Say it in just six words

As an educator, I love when old sayings come true. This can provide powerful reinforcement in teaching key concepts.

For example, “A picture is worth a thousand words”? Yeah. Proven by science thanks to the foundation built by Alan Pavio and his dual coding theory.

How about “It’s not what you say, it’s how you say it”? This is also true, as proven by Albert Mehrabian’s lifelong work on how we are perceived: our vocal and non-verbal expression trumps the words we so carefully choose.

Speaking of choosing words carefully, one of my favorite stories about clarity and conciseness comes from Ernest Hemingway. As the story unfolded, the famous concise author was asked if he could write a story in just six words – to which dad replied, “For sale: baby shoes, never worn.”

Ooooooh. Clear, concise and dramatic. This story has made the rounds and been used in countless classroom and workplace activities.

The problem? There is no evidence that this encounter and Hemingway’s six-word response ever happened.

As I leaned back in awe after discovering this depressing news down a rabbit hole on the internet, part of me was already thinking, “But…I can still use history as a teaching tool, don’t is this not ?

Because it’s a good one. That’s because as communicators, we seem to need almost constant reminders that less is more.

Did Ernest Hemingway really say, “For sale: baby shoes, never worn”? Maybe not. (Associated Press)

In fact, less is more than just more. Less also attracts attention. And in today’s crowded and distracted world, attention is scarce.

Twitter co-founder Biz Stone joked that “constraints inspire creativity.” (Twitter itself followed that advice with its 140-character signature limit until, ironically, it increased it to 280.)

Self-imposed constraint can inspire efficiency in your choice of words in many cases, helping you say more with less.

That’s why you should work on your own six-word story. This handy set of words can serve as a literal elevator pitch, the first line of a biography, or a North Star you use to focus on where your work is headed.

It’s also helpful to have a six-word story for your brand. It can be a powerful tool for aligning your team and the stakeholder community you serve.

So how do you tell your story in just six words?

Your story in six words

I will arrive at my own six-word story by means of a story a little longer than six words.

For most of my adult life, my work has focused on branding and digital marketing. However, the boat rocked in 2017 when the folks at Tippie College of Business asked me to take on a new challenge teaching communication.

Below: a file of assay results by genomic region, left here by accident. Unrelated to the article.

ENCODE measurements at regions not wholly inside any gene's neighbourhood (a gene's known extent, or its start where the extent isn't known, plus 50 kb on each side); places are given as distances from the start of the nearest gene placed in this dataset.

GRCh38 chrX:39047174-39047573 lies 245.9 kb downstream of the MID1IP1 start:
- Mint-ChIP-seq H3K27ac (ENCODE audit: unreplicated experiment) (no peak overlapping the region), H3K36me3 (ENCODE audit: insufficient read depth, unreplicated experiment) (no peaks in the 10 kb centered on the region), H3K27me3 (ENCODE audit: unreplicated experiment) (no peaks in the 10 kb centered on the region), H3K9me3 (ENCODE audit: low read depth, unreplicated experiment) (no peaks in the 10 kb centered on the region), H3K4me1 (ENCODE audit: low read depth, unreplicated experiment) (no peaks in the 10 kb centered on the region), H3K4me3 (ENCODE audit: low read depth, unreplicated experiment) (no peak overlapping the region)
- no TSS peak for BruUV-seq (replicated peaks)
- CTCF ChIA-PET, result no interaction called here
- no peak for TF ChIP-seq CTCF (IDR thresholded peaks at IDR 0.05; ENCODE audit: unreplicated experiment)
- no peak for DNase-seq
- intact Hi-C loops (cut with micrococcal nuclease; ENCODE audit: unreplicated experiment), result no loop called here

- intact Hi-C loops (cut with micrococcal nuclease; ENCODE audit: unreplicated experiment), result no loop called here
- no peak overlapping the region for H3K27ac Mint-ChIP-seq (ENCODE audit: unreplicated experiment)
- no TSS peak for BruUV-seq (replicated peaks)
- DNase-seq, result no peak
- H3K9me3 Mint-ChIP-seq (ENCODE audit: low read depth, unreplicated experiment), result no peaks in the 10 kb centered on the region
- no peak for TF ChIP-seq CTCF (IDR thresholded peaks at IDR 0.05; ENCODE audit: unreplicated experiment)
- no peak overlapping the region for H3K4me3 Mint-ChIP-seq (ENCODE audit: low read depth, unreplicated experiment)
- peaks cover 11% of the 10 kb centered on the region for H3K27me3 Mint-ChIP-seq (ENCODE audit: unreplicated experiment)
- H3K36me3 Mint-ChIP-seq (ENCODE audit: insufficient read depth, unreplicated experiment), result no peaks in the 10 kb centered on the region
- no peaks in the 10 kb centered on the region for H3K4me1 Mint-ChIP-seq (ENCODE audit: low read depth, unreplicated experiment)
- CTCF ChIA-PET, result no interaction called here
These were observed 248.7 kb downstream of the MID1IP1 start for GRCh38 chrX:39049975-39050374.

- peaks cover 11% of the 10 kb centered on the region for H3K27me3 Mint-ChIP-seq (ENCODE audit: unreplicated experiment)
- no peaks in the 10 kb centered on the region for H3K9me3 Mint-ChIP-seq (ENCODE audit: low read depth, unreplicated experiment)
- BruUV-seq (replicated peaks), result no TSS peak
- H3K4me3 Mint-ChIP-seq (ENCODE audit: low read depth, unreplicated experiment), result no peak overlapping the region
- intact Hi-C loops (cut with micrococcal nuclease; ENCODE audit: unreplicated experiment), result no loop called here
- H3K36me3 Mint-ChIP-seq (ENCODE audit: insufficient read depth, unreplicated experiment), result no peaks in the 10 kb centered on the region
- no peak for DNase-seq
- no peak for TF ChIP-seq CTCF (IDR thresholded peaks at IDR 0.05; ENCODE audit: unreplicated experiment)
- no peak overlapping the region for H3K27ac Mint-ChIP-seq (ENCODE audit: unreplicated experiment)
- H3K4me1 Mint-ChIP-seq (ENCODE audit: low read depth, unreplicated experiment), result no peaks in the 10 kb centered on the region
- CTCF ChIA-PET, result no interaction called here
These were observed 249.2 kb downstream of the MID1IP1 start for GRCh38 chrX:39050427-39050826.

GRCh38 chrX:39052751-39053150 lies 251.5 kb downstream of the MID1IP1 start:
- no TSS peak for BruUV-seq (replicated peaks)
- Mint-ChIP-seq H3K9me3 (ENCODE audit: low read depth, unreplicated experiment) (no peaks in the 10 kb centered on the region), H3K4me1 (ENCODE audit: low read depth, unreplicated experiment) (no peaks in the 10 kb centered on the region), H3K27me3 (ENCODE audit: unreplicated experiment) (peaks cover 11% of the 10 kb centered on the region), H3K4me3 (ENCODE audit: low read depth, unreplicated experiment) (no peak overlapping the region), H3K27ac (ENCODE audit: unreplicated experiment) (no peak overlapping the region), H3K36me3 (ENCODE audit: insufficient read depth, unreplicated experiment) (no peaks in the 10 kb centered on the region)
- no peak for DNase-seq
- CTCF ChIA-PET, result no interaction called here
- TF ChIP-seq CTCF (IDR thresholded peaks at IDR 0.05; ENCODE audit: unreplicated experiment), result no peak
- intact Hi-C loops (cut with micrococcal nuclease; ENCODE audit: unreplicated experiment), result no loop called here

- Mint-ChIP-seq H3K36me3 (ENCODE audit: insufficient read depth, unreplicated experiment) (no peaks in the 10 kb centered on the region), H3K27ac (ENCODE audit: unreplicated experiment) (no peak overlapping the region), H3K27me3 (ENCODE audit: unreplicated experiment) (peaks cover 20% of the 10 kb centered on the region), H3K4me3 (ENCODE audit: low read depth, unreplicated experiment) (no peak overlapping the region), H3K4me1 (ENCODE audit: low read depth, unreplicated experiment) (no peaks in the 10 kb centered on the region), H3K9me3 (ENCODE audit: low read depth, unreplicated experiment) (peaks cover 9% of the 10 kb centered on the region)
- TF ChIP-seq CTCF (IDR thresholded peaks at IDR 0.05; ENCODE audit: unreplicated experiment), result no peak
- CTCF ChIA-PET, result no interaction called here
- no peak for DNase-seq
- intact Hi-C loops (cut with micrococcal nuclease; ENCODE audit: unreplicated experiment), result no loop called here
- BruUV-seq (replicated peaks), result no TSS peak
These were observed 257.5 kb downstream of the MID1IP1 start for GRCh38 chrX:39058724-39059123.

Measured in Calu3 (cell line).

This new direction got me excited and I jumped into it. But there was a problem: my “branding and digital marketing” story wasn’t working anymore.

This is a problem, especially when you’re in the business of communication and personal branding.

However, once I remembered the importance that story plays in communication and marketing, I found my six words: I help people tell their story.

When I’m allowed more than six words, I say: I help organizations and individuals tell their stories. Although this provides some clarity, it is not mandatory. We are all people.

Start by asking yourself, what are you doing and for whom? From there, it’s a matter of selecting the most concise set of words that paints the most vivid picture.

Your brand’s six-word story

If the question of what you do and for whom sounds familiar, it’s because that’s the prompt I use to describe the concept of brand promise in my books and work.

As such, this prompt can also help you define your organization’s six-word story. For example, Apple has long represented the intersection of arts and technology. (It’s just a coincidence that Steve Jobs’ vision was only six words.)

When thinking about your organization’s six-word story, don’t worry about it serving as an official “tag line” or “mission statement”. I put these phrases in quotes because sometimes the baggage they bring can weigh us down and do more harm than good.

That’s because the goal of your brand’s six-word story shouldn’t be to be clever or catchy. A strong six-word brand story is a tool you can use to align your brand community – both internally and externally – with what matters most to you.

Ultimately, the number six is ​​not magic. This is a short, simple limit to remember designed to help you stand out when subtracting.

Less is more. And when you say it with less, you and your brand have a better chance of standing out.

While Hemingway never wrote a story (that we know of) in just six words, he lived that philosophy in his work.

“Good writers are those who keep the language effective,” said poet Ezra Pound. (I looked at it to be sure.) “That is, keep it specific, keep it clear.”

Precise and clear. Clear and concise. Efficient.

What is your story in six words?

Yes, that call to action was only six words. The title of this article? Six words.

And while the article itself isn’t six or even 600 words, I’ve aimed for something shorter than usual. You had the idea.

Say it in six. Or less.

Nick Westergaard is a marketing strategist, keynote speaker and author of “Brand Now” and “Get Scrappy”; [email protected]; @NickWestergaard.

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